MARYLAND STATE ATHLETIC HALL OF FAME CLASS OF 2016

Brady Anderson
Brady Anderson had a 15-year major league career, including playing with the Orioles from 1988 to 2001. Now the club’s vice president of baseball operations, Anderson, 52, still appears all over the Orioles career leader list in categories such as runs (fi walks (third), hits (fi  extra-base hits (fourth), doubles (sixth), and plate appearances (fourth). He held the team record for home runs (50 in 1996) until Chris Davis had 53 in 2013. A .300 hitter in four postseason series, he is one of four major leaguers to hit 50 home runs and steal 20 bases in the same season. The others are Willie Mays, Alex Rodriguez, and Ken Griffey Jr.

Wheeler Baker
Born in Chester, Md., Wheeler Baker is considered a legend in powerboat racing. He is a 10-time winner of the American Power Boat Association (APBA) National Championships. An eight-time points champion, Baker was inducted into the APBA Hall of Champions in 1987 and competed for 30 years (1977-2007). Now 69, Baker served stints as a county commissioner (1986 to ’90) and a member of the House of Delegates (1995 to 2003). Today he serves as president of the Kent Narrows Racing Association and chair of the Chesterwye Foundation, which helps adults with developmental disabilities.

Louis Carter
An All-Metro performer in football and track at Arundel High, Louis Carter made sure Maryland Terps fans saw some offense while Randy White was dominating on defense. He returned kicks and was the Terps’ leading rusher in 1972, ’73, and ’74, gaining 2,266 yards. Best Offensive Player in the 1973 Peach Bowl, Carter played four seasons in the NFL and threw the first touchdown pass in Tampa Bay Buccaneers’ history. Now 63, Carter has battled health issues and the loss of his wife in recent years and found a new home as a security coordinator at UMBC since 2009.

Gary Jobson
Gary Jobson is a world-class sailor, television commentator, and author based in Annapolis. A three-time All-America collegiate sailor, he was part of Ted Turner’s crew (tactician) that won the America’s Cup in 1977 aboard Courageous. He became a sailing analyst for the likes of ESPN and NBC and won two Emmys. In demand as a public speaker, Jobson, 66, is vice president of the International Sailing Federation, president of National Sailing Hall of Fame, which he was inducted into in 2011, and has authored 19 sailing books. Editor at Large of Sailing World and Cruising World magazines, the former Navy sailing coach has led ambitious expeditions to the Arctic, Antarctica, and Cape Horn. Since 1994, Jobson, a cancer survivor, has been national chairman of The Leukemia Cup Regatta program, which has raised over $50 million.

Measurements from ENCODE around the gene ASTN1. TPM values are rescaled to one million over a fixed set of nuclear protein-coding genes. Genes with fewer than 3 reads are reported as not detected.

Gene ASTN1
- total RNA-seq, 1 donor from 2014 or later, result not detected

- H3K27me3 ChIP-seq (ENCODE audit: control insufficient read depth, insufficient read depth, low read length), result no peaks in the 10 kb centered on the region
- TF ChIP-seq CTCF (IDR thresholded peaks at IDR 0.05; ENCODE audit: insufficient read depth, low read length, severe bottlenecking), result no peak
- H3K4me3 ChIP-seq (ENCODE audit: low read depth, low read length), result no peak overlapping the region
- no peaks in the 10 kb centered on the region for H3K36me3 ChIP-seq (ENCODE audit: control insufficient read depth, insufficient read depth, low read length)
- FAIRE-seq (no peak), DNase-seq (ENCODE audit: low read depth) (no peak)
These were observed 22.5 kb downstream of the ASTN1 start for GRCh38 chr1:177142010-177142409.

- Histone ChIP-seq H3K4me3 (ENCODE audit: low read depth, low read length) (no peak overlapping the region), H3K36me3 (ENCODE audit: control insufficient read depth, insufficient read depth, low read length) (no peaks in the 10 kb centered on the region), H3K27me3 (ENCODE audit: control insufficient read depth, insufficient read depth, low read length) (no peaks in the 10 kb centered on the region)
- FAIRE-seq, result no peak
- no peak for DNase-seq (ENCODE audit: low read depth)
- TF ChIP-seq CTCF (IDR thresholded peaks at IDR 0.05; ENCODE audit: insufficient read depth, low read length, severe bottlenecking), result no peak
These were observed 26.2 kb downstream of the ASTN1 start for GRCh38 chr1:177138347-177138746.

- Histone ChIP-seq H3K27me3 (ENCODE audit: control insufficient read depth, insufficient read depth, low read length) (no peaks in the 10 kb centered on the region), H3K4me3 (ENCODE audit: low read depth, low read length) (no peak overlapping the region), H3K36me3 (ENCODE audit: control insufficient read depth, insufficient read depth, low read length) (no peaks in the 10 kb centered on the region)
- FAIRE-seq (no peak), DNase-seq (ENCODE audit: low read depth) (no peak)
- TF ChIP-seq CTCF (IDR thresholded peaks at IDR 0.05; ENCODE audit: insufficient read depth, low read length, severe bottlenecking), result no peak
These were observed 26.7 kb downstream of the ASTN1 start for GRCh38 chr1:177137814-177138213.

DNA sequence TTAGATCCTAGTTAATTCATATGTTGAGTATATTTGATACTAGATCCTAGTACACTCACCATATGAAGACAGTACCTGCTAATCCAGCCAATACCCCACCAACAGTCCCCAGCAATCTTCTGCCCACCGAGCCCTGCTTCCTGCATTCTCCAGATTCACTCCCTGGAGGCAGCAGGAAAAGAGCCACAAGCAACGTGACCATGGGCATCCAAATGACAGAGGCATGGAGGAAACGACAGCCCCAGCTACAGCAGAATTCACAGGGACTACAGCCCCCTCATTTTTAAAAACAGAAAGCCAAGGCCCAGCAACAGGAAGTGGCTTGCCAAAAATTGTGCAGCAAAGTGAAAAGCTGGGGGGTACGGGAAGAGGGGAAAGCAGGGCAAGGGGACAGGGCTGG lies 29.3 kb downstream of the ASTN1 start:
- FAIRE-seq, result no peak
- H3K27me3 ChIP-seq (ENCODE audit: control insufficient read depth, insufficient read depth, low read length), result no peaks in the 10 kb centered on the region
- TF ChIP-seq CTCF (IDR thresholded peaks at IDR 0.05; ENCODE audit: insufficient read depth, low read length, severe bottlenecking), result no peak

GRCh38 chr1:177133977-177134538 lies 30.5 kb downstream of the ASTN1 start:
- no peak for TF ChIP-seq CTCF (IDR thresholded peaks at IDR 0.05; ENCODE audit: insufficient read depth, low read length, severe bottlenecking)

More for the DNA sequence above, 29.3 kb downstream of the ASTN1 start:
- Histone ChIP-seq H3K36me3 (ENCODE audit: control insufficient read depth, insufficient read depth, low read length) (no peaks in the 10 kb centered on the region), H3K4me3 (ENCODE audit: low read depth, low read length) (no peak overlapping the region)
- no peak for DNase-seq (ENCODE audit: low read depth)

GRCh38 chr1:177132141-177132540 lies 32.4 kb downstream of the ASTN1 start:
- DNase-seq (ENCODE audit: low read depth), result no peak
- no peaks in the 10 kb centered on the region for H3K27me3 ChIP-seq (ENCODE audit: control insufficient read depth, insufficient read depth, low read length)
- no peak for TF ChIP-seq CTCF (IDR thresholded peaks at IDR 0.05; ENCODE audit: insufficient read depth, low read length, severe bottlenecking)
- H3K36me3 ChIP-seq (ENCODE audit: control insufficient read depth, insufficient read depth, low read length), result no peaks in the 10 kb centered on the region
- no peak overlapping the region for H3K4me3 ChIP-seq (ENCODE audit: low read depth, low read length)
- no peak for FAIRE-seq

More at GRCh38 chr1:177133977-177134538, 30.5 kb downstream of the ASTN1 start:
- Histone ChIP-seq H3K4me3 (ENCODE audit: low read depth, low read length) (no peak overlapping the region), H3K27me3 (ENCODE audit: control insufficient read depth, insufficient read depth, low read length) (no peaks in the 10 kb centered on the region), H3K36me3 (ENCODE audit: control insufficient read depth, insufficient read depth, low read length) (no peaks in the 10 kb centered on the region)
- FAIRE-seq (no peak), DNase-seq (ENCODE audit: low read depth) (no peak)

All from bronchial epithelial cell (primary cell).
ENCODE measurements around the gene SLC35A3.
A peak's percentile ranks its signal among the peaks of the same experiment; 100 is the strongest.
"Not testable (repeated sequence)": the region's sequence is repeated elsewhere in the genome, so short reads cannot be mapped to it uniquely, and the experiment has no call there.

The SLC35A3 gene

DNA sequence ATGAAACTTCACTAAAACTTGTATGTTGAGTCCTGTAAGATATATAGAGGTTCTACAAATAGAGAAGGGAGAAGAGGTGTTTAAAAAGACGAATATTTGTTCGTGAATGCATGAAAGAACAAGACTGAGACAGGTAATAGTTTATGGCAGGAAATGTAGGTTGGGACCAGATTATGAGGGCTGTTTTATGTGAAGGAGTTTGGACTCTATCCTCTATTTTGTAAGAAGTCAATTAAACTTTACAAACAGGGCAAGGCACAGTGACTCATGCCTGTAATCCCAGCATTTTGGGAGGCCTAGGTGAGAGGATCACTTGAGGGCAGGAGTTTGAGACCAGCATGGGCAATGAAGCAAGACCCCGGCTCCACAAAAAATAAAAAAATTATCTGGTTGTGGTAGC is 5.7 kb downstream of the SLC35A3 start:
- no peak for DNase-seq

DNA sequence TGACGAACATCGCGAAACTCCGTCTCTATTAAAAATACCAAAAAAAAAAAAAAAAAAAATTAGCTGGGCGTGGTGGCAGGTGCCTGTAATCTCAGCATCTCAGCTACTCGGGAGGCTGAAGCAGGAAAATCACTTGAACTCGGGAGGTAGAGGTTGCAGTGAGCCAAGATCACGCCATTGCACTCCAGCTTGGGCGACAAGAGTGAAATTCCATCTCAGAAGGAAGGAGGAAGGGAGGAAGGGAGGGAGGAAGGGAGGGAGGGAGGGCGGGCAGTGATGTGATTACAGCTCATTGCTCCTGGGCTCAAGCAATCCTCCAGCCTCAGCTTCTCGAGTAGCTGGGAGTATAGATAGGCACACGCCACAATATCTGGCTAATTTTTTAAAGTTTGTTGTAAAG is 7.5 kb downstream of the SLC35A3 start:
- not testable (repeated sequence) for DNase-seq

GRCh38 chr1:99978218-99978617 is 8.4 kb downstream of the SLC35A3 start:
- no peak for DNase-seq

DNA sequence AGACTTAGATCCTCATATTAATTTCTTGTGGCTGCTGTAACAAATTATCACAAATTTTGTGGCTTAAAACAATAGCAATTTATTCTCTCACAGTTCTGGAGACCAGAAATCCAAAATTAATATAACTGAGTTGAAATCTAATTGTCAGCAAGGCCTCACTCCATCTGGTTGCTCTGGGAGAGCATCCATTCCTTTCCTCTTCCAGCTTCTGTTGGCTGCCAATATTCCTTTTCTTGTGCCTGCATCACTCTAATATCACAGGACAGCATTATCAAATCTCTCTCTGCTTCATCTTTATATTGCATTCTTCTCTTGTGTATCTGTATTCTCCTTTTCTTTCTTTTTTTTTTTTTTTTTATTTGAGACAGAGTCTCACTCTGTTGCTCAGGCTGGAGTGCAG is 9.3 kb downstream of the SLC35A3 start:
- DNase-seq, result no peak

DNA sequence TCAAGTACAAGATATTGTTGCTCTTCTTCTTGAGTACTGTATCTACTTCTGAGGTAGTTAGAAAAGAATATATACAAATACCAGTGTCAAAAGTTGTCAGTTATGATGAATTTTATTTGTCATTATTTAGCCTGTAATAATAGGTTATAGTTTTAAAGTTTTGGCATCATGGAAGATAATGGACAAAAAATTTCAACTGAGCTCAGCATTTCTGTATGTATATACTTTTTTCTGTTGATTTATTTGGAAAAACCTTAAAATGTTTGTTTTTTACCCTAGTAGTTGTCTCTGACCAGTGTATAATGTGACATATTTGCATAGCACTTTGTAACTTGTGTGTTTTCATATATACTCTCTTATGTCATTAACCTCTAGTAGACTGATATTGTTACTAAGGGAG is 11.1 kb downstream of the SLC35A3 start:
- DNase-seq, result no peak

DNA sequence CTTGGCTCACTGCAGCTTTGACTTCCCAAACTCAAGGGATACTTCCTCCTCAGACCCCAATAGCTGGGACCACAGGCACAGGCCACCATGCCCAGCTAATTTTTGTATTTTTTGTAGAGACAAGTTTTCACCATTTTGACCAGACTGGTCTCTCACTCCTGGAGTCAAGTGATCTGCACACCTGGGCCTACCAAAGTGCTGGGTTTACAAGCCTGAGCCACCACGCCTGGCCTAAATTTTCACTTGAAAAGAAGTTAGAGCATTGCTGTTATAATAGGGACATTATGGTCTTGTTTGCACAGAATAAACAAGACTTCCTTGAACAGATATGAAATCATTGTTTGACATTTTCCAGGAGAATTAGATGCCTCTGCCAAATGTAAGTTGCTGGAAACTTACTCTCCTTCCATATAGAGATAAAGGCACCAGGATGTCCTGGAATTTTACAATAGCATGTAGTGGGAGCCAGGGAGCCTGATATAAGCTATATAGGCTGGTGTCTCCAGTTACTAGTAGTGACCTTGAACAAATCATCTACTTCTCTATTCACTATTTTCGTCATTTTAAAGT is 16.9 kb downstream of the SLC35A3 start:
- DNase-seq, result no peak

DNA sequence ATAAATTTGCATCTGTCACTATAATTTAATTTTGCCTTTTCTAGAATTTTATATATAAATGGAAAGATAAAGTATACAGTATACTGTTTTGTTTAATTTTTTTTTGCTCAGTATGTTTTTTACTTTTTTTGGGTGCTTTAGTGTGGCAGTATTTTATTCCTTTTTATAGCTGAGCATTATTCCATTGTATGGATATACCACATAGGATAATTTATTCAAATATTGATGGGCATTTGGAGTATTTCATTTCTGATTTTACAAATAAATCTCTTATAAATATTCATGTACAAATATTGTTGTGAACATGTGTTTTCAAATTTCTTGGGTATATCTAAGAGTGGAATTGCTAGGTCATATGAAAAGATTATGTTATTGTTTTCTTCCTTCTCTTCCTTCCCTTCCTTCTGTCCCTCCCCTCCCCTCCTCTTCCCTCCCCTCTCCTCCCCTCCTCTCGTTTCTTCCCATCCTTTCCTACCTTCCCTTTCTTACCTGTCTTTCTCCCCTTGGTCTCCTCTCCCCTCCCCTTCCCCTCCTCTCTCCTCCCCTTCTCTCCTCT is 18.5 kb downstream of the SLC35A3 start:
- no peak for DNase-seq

Laurie Schwoy
After an outstanding four-sport career at McDonogh, where she broke state soccer records for goals in a season (69) and a career (198) and was 1995 Parade magazine Player of the Year, Laurie Schwoy attended the University of North Carolina. There Schwoy was National Freshman of the Year and helped the Tar Heels to three national championships despite injuries that forced her from the U.S. national team that won the 1999 World Cup. Forced to redshirt in 1999, she helped UNC to the national title in 2000 before playing a season with the Philadelphia Charge of the Women’s United Soccer Association. She returned to McDonogh as an assistant coach for five years and has coached many youth teams. Now 38, Schwoy is a personal trainer and runs soccer camps. On Nov. 3 she becomes the first women’s soccer player inducted into the MSAHOF.

Jack Thomas
Jack Thomas is fourth on Johns Hopkins’ career lacrosse point scoring list (224) despite playing only three years. The year he arrived at Homewood (1971) was the last season Hopkins denied freshmen from playing. A three-sport star at Towson High, Thomas led Hopkins to three straight NCAA finals, with the Blue Jays avenging one-goal losses in 1972 and ’73 by winning it all in 1974. Thomas became a teacher like his mother and father, legendary coach William Thomas Sr., who coached 63 All-America lacrosse players and won 14 county titles. The younger Thomas, 64, was The Sun’s Prep Athlete of the Year in 1970, and was inducted into the National Lacrosse Hall of Fame in 1989. He coached at Centennial and Wilde Lake, winning four straight soccer titles, during a 40- year teaching career.

John F. Steadman Lifetime Achievement Award:
Jim Henneman
In 1958, Jim Henneman joined The News American as a copy boy (writing about native son Al Kaline playing in the 1958 All-Star Game at Memorial Stadium at the behest of late sports editor John Steadman), and eventually worked his way onto the sports staff. He worked at the paper from 1958 to ’68 and 1973 to ’80, carving out a career writing about the Orioles (with a five-year stint on the Bullets beat), before moving to The Evening Sun and later The Sun, from 1980 to ’95. Now Henneman writes for PressBox when he’s not serving as an official scorer at Camden Yards. Author of Baltimore Orioles: 60 Years of Orioles Magic, which was released in 2015, Henneman claims to have seen more Orioles games in person than anyone alive. A left-handed pitcher at Loyola College, he was an usher and press box attendant at Memorial Stadium before beginning his journalism career.